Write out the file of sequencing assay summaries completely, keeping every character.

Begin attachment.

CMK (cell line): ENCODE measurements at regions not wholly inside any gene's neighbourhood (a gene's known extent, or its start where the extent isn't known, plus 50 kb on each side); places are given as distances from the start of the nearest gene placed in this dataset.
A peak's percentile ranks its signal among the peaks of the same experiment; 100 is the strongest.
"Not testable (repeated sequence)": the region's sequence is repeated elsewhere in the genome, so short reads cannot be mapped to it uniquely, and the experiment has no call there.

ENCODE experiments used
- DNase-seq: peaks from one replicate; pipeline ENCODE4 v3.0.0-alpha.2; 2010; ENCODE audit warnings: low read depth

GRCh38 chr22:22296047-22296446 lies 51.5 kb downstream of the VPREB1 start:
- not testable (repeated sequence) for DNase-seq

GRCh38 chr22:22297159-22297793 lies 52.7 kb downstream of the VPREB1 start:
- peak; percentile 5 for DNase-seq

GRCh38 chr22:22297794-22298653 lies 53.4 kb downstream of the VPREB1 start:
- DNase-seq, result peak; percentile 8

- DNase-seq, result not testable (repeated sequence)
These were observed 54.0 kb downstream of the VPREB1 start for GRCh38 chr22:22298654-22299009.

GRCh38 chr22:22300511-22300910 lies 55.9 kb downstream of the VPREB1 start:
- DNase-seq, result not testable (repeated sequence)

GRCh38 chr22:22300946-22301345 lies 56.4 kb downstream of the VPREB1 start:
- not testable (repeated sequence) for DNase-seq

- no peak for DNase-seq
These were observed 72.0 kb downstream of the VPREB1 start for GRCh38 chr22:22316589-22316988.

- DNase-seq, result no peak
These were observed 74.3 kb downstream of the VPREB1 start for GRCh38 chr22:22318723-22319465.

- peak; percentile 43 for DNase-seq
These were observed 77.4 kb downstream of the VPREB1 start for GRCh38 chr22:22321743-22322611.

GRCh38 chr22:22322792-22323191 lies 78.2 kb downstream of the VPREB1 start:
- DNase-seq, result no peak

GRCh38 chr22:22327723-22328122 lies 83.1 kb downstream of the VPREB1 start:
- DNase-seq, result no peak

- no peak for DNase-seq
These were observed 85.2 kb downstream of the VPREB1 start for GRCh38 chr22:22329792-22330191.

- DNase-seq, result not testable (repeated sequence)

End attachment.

CMK (cell line): ENCODE measurements at regions not wholly inside any gene's neighbourhood (a gene's known extent, or its start where the extent isn't known, plus 50 kb on each side); places are given as distances from the start of the nearest gene placed in this dataset.
A peak's percentile ranks its signal among the peaks of the same experiment; 100 is the strongest.
"Not testable (repeated sequence)": the region's sequence is repeated elsewhere in the genome, so short reads cannot be mapped to it uniquely, and the experiment has no call there.

ENCODE experiments used
- DNase-seq: peaks from one replicate; pipeline ENCODE4 v3.0.0-alpha.2; 2010; ENCODE audit warnings: low read depth

GRCh38 chr22:22296047-22296446 lies 51.5 kb downstream of the VPREB1 start:
- not testable (repeated sequence) for DNase-seq

GRCh38 chr22:22297159-22297793 lies 52.7 kb downstream of the VPREB1 start:
- peak; percentile 5 for DNase-seq

GRCh38 chr22:22297794-22298653 lies 53.4 kb downstream of the VPREB1 start:
- DNase-seq, result peak; percentile 8

- DNase-seq, result not testable (repeated sequence)
These were observed 54.0 kb downstream of the VPREB1 start for GRCh38 chr22:22298654-22299009.

GRCh38 chr22:22300511-22300910 lies 55.9 kb downstream of the VPREB1 start:
- DNase-seq, result not testable (repeated sequence)

GRCh38 chr22:22300946-22301345 lies 56.4 kb downstream of the VPREB1 start:
- not testable (repeated sequence) for DNase-seq

- no peak for DNase-seq
These were observed 72.0 kb downstream of the VPREB1 start for GRCh38 chr22:22316589-22316988.

- DNase-seq, result no peak
These were observed 74.3 kb downstream of the VPREB1 start for GRCh38 chr22:22318723-22319465.

- peak; percentile 43 for DNase-seq
These were observed 77.4 kb downstream of the VPREB1 start for GRCh38 chr22:22321743-22322611.

GRCh38 chr22:22322792-22323191 lies 78.2 kb downstream of the VPREB1 start:
- DNase-seq, result no peak

GRCh38 chr22:22327723-22328122 lies 83.1 kb downstream of the VPREB1 start:
- DNase-seq, result no peak

- no peak for DNase-seq
These were observed 85.2 kb downstream of the VPREB1 start for GRCh38 chr22:22329792-22330191.

- DNase-seq, result not testable (repeated sequence)